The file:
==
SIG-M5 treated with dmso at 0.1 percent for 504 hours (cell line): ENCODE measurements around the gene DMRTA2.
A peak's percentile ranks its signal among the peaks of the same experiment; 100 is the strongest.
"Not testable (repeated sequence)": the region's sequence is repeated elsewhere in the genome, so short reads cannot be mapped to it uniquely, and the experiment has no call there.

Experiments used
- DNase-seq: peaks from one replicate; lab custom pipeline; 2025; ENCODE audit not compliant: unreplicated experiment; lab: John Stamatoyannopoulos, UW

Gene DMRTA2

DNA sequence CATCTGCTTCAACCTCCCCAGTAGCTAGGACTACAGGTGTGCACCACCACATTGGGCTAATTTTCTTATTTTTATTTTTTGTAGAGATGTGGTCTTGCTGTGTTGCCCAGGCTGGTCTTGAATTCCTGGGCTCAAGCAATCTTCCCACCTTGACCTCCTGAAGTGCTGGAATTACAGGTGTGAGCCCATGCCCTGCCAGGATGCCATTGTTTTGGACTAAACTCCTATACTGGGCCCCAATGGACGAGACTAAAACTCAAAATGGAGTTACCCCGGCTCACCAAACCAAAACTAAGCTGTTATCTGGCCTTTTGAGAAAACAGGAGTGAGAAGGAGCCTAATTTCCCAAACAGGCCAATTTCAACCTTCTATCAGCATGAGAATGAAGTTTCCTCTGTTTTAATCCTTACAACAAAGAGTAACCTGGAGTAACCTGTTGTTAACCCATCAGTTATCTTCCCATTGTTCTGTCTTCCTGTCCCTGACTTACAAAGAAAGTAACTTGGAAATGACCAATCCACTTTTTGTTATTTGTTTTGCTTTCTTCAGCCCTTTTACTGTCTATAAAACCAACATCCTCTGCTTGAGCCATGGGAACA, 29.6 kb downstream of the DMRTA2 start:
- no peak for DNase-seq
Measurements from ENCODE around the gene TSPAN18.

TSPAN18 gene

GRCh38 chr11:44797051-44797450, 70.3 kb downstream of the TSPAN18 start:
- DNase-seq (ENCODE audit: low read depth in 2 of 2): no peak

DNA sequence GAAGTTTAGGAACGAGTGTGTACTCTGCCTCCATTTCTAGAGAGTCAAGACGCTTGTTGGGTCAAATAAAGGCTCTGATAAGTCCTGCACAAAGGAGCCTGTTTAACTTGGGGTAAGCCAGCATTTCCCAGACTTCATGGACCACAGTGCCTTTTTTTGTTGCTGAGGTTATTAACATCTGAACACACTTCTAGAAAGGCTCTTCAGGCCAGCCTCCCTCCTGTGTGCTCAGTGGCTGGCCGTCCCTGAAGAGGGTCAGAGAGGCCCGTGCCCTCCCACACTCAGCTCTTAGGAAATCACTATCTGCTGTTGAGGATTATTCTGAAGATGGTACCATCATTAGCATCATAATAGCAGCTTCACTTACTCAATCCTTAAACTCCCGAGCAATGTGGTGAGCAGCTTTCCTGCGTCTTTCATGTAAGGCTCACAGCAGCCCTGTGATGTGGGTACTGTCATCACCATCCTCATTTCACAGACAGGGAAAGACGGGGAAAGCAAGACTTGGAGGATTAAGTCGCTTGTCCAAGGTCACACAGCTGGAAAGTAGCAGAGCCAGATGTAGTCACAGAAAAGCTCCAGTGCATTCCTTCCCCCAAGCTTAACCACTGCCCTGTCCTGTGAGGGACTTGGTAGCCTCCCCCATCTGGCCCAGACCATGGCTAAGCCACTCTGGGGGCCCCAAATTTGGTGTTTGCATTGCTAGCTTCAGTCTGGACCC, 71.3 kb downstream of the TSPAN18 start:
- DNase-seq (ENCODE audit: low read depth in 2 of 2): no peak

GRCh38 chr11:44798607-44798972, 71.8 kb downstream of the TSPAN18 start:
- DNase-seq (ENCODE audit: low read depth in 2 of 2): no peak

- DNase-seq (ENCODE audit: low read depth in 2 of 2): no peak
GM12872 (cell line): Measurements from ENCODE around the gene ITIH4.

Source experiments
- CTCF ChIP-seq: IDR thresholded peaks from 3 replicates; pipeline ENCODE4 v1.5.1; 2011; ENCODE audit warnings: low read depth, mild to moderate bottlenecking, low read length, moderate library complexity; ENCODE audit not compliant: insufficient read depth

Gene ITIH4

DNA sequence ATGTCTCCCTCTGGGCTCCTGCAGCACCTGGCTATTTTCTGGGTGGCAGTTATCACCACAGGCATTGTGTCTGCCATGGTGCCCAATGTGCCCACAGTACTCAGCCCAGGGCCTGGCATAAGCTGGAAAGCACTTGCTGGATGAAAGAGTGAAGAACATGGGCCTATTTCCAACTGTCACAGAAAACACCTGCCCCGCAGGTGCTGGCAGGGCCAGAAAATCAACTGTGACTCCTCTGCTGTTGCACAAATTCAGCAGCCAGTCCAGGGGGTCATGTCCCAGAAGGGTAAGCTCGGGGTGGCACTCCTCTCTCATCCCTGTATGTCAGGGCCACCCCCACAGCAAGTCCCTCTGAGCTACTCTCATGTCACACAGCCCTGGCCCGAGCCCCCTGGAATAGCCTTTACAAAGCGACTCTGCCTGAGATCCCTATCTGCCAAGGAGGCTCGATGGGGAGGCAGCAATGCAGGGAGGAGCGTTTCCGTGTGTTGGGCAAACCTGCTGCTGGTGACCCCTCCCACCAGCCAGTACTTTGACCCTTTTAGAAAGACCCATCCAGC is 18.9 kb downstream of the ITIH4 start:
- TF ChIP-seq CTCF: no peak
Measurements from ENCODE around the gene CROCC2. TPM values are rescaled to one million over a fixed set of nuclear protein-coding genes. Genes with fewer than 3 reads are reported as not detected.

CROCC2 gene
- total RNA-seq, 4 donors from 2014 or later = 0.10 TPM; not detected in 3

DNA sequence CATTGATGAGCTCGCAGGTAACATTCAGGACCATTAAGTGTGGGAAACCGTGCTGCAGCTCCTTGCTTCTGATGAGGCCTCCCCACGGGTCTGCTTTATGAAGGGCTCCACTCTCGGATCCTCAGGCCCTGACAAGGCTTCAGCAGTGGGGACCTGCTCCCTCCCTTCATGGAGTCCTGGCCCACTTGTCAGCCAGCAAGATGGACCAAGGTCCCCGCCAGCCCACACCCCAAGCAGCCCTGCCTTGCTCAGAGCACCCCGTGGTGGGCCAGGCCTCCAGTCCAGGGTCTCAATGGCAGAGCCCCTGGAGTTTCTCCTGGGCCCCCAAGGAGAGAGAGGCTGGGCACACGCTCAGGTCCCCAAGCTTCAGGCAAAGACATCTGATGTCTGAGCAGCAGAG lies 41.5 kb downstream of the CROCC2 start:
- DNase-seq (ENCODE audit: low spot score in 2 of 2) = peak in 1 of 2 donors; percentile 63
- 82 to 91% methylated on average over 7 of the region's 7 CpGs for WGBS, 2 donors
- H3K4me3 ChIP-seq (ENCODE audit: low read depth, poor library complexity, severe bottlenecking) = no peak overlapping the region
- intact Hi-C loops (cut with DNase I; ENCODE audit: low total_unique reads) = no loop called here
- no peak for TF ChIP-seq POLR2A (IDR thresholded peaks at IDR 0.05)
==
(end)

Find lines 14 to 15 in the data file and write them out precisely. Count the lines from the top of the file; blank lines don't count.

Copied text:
- DNase-seq (ENCODE audit: low read depth in 2 of 2): no peak

GRCh38 chr11:44798607-44798972, 71.8 kb downstream of the TSPAN18 start: